Etchieson says they deal with allegations of harassment on a case by case basis. “If it is a case of that guy is looking at me funny, said guy may just get a ‘hey, what gives?’ talk from a Wandering Host. He won’t stop taking my picture is going to get him a walk to The Bridge and he’ll be asked to cease said behavior. Small infractions like this usually get The Talk. Repeat offenders, or Mr. He’s Clearly Hammered may have their badge taken away for the night, effectively banning them from the convention. Said badge only gets returned in the morning at the discretion of an Ops Head. In cases of physical assault, the perp will have their badge pulled immediately. The police will be summoned if necessary or if requested by the member who has been assaulted. The perp may be placed on the Permanent Ban list.”

costumes-are-not-consent-750x1024Along with a clear policy, CONvergence instituted a public awareness campaign, called “Costumes Are Not Consent.” Etchieson says,”The idea of putting on an ‘anti-creeper’ campaign has been bandied about for some time. Ishmael Williams, Director of [CONvergence] HOME Division, threw out the idea of putting out posters. The Ops crew held a brainstorming session and came up with the designs.” It was Etchieson who came up with the “Costumes Are Not Consent” concept.

Christin LeXi Davis, Communications Director for CONvergence, said the the reaction by con goers has been enormously positive. “They love it. We are blessed to have so many talented and creative individuals to help create catchy ways to get sensitive messages out that is positive and fun.”

It was so catchy and fun it went viral. Charmaine Parnell, CoHead of Hotel for CONvergence, said, “The reaction to the campaign has been stunning. When it went viral, we just couldn’t believe how fandom reacted to it. Exceeded all of our expectations. You don’t expect to see your work trending on Twitter or being mentioned at a convention in London during their closing ceremonies.” Parnell said she was also surprised at how it opened up a conversation about women harassing men at conventions by performing ‘kilt checks.’

The Costumes Are Not Consent campaign was targeted to three main groups, which Etchieson labeled as Socially Awkward Fans, Your Actual Scumbags, and I’m Creeped Out. The convention used posters, buttons, video, live performances, and word of mouth to get the campaign’s message out. Etchieson says the Socially Awkward Fans may not understand they are causing anyone discomfort. They need clear rules and a reminder to think about their social approach. Your Actual Scumbags are predators who think a convention is easy pickings. Etchieson says the convention is watching for them and they will take strong action against them.The third group, I’m Creeped Out, is the group that most concerns Etchieson. “We want to make sure our membership knows that it is not OK to let someone creeper on you and, if they do, the Con staff and the rest of the membership have your back. We will listen to you and fix the problem. Because it’s not your fault, and you shouldn’t have to put up with it.”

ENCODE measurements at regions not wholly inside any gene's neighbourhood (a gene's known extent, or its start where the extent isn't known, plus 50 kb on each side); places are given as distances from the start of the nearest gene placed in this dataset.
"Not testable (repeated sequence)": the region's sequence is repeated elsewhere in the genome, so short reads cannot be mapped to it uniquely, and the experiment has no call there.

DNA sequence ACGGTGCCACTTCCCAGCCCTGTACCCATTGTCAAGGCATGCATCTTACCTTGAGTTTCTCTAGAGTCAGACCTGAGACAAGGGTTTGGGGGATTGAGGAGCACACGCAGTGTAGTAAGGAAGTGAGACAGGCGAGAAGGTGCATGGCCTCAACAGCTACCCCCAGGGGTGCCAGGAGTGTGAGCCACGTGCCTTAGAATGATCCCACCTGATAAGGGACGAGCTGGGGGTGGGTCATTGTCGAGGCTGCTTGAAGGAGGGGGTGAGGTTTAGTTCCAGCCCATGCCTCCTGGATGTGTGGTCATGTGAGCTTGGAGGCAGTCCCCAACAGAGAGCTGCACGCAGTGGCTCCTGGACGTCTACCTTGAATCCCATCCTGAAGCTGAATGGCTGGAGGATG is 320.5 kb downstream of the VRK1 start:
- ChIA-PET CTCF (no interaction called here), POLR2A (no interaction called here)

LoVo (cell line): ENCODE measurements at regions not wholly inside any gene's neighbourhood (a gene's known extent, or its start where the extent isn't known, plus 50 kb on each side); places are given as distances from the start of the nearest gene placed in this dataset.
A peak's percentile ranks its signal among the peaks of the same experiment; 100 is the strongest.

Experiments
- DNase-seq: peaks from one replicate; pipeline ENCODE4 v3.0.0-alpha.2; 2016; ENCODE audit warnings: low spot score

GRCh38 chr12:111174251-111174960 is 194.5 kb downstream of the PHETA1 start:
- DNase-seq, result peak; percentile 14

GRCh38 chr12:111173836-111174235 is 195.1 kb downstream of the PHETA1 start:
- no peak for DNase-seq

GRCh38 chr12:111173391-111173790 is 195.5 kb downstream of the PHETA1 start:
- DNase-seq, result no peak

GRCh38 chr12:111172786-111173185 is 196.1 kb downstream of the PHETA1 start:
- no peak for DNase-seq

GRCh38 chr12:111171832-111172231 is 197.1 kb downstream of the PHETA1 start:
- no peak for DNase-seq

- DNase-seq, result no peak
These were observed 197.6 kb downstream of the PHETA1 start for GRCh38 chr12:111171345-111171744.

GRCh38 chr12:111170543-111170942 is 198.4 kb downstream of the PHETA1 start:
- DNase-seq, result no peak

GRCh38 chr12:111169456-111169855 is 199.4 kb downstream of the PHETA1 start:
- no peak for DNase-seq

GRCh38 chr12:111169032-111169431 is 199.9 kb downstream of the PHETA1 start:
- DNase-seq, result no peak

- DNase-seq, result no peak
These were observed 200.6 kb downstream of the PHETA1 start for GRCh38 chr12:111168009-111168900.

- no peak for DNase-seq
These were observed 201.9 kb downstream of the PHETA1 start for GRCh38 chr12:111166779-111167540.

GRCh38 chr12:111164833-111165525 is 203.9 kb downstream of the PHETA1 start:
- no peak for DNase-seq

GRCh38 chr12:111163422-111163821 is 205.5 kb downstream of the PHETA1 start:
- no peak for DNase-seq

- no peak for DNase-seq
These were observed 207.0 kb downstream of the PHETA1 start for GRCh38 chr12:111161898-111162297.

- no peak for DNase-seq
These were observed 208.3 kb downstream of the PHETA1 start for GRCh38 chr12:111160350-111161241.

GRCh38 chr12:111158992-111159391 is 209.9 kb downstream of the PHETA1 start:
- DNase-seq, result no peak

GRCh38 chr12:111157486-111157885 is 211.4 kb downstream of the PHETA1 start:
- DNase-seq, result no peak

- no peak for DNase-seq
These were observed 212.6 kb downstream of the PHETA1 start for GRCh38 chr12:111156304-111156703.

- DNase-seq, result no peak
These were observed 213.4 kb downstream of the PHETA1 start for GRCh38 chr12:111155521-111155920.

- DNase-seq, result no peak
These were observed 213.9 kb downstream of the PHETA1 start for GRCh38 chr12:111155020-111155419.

Best practices at Covenant of the Goddess’s MerryMeet 2014
So how does a Pagan conference compare to CONvergence’s example of best practices? Although the weekend conference MerryMeet is held in different locations and hosted by different Covenant of the Goddess chapters, they rely heavily on CoG’s bylaws for standards of conduct at events. While CoG‘s bylaws may not specifically address sexual abuse, the Merry Meet 2014 committee is considering adding such language to its own convention agreement.

For MerryMeet 2014, the convention committee is requiring each participant to sign an acknowledgement of the rules and regulations for both the event and the hotel. Similar to CONvergence, they are working to have clear and accessible rules of conduct.

Green-Faiths-3ALady Mehurt, Second Officer of Covenant of the Goddess and Registrar for MerryMeet 2014, says they also have a clear way to address onsite complaints. “The Merry Meet 2014 Committee has its own security team led by a professional law enforcement officer. In addition the hotel has its own security force. If any guest has concerns or complaints of any kind, our security team with the help of hotel security will address the situation immediately.”  Lady Mehurt also says they would not allow a speaker or attendee “…who has been formally accused, convicted or arrested of sexual abuse at our Merry Meet Atlanta event. The safety of our guests is of the utmost importance.”